Steve Fenton

.NET Core Entity Framework Migrations

When you don’t want to script out your own database, Entity Framework Core has your back. When you change your database context or the models it uses, you can use a couple of commands to create and update your database to keep it in sync with your model. These examples run in the Package Manager console (and if you have trouble running them, check the end of this post).

Your package manager console can be found in Visual Studio using Tools -> NuGet Package Manager -> Package Manager Console.

Package Manager Location

What will be included

To make it into a migration, you need a model class to represent the table. You also need the property on the database context class.

Example model.

public class Content
    : IDataModel
    public long Id { get; set; }

    public string Title { get; set; }

    public string CreatedBy { get; set; }

Example database context, with a DbSet of the model type.

public class ApplicationDbContext
    : IdentityDbContext
    public ApplicationDbContext(DbContextOptions<ApplicationDbContext> options)
        : base(options)

    public DbSet<Content> Contents { get; set; }

Create the initial version

To create the first migration file, run the dotnet ef migrations add command, and name the migration “InitialCreate”:

dotnet ef migrations add InitialCreate

You will find some new files in your project, named using a date-stamp and the name of your version. For example 20200328212129_InitialCreate.cs. You can view the file and see what it does, it will all look pretty familiar. There is an “Up” method and a “Down” method. This allows you to apply or reverse the migration.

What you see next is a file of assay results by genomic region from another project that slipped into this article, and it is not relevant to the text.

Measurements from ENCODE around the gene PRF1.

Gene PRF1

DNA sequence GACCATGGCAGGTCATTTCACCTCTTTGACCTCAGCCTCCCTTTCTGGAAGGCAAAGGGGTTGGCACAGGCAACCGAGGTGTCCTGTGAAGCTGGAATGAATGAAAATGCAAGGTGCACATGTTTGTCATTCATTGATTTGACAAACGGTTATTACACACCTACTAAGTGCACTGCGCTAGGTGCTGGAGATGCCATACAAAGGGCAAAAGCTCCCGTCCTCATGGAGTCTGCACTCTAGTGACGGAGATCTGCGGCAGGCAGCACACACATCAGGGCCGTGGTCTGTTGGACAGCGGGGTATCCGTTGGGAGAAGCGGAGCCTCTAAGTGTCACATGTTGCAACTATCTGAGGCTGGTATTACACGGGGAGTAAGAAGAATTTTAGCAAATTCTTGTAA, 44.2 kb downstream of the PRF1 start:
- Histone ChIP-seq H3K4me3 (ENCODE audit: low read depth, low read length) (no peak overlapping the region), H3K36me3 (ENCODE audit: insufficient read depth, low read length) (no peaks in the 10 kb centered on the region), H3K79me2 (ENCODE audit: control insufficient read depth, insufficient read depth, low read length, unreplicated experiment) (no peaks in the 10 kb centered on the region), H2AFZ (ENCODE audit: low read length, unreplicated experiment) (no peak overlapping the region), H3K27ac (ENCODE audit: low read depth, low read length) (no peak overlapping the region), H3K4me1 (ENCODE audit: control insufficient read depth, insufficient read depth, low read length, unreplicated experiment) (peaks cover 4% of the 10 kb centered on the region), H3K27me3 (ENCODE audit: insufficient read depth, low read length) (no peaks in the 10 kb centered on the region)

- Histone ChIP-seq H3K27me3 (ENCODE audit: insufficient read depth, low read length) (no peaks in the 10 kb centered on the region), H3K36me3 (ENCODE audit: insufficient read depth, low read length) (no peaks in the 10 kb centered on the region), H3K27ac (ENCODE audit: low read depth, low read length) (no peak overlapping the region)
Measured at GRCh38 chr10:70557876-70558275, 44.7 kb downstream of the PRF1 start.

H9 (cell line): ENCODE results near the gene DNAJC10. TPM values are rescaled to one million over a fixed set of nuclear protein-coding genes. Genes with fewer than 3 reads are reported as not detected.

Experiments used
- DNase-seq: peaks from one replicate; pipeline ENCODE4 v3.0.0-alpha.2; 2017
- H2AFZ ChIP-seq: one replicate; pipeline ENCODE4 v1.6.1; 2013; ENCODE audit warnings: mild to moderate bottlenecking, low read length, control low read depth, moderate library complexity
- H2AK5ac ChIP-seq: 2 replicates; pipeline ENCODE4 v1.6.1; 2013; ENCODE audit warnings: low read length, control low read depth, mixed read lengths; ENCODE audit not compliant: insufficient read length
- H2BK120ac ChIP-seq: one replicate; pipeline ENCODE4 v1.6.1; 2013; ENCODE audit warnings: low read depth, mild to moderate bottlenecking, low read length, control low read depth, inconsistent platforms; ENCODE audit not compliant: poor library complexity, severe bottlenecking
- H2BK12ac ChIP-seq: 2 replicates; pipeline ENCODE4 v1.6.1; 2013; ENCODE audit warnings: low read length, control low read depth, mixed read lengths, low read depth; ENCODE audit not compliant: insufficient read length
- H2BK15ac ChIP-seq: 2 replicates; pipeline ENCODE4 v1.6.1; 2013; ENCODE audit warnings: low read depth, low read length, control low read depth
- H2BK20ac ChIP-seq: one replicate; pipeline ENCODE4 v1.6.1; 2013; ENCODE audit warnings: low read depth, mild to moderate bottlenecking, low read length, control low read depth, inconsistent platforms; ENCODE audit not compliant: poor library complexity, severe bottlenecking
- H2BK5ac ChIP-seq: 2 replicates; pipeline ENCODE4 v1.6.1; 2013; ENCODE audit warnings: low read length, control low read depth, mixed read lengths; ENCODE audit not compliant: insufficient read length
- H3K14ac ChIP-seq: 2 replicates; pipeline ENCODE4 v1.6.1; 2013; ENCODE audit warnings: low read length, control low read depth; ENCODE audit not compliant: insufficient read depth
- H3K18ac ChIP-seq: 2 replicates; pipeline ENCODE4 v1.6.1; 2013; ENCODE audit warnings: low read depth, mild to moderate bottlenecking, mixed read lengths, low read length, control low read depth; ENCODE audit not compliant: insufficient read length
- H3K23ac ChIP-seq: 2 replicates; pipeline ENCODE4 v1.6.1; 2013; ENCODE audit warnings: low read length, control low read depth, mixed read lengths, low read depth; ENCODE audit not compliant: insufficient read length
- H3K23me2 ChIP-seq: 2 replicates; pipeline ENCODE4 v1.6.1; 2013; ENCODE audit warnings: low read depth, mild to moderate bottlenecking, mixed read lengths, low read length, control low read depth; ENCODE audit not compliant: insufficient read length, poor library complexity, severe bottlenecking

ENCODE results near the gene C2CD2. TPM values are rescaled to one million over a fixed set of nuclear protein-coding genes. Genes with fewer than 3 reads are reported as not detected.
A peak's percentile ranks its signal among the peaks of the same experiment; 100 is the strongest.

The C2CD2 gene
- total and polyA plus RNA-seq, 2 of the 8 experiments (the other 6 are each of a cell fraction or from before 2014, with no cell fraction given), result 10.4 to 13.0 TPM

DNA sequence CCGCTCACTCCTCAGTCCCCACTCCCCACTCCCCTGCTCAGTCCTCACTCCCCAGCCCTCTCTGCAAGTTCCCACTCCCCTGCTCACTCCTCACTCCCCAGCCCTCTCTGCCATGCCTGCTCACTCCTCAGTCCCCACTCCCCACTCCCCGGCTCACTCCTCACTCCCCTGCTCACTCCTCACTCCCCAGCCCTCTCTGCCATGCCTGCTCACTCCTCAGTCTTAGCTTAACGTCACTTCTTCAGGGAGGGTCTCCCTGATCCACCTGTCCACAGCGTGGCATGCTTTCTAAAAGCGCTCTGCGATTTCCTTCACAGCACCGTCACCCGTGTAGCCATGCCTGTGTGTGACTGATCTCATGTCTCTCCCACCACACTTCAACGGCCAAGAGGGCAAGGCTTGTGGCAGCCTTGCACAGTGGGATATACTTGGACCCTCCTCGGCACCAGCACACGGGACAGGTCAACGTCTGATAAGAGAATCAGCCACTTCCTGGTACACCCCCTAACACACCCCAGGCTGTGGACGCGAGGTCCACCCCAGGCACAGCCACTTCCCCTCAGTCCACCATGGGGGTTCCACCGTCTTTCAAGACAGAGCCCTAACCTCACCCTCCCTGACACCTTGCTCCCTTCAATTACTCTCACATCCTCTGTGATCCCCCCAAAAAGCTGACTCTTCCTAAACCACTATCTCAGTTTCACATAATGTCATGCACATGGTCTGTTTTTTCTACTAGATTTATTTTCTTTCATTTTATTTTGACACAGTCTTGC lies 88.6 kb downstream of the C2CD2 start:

To apply all migrations and get the database into the up-to-date state, run:

PM> dotnet ef database update

Applying changes

Each time you have changes you want to push into the database, you run the ef migrations add command with an appropriate name. In the example below, the “Container” table is going to be added…

PM> dotnet ef migrations add AddContainers
Done. To undo this action, use 'ef migrations remove'

And you make it happen using the same command as before:

PM> dotnet ef database update

The common pattern is ef migrations add [name] -> ef database update.

Undo! Removing a migration

If you made a mistake in adding a migration, you can remove it using this command:

PM> dotnet ef migrations remove
Removing migration '20200328212010_AddContainers'.
Reverting model snapshot.

Migration Bundles

Starting from EF Core 6, you can bundle your migrations into an executable that you can run to upgrade your database.

PM> dotnet ef migrations bundle
Build started...
Build succeeded.
Building bundle...

This will generate an efbundle.exe file that can be deployed and run to perform the upgrade. This can be included in your normal deployment pipeline.

You can add to the same bundle over time using the --force option and you can change the connection using the --connection option.

PM> dotnet ef migrations bundle --force --connection "Data Source=.;Database=ExampleDatabase"


The most likely error you’ll encounter is “Could not execute because the specified command or file was not found”.

When this happens, you just need to add the following to your .csproj file:

    <DotNetCliToolReference Include="Microsoft.EntityFrameworkCore.Tools.DotNet" Version="2.0.3" />

Or you can just install the tool globally:

dotnet tool install --global dotnet-ef

To update the tool, use the following command, passing the appropriate version (you’ll be told the version when you get warned you are out of date).

dotnet tool update --global --version 3.1.5 dotnet-ef

If the tool can’t work out which project to use, you can give it a hint. All the commands accept the --project parameter.

dotnet ef migrations add InitialCreate --project Fenton.MigrationExample

Written by Steve Fenton on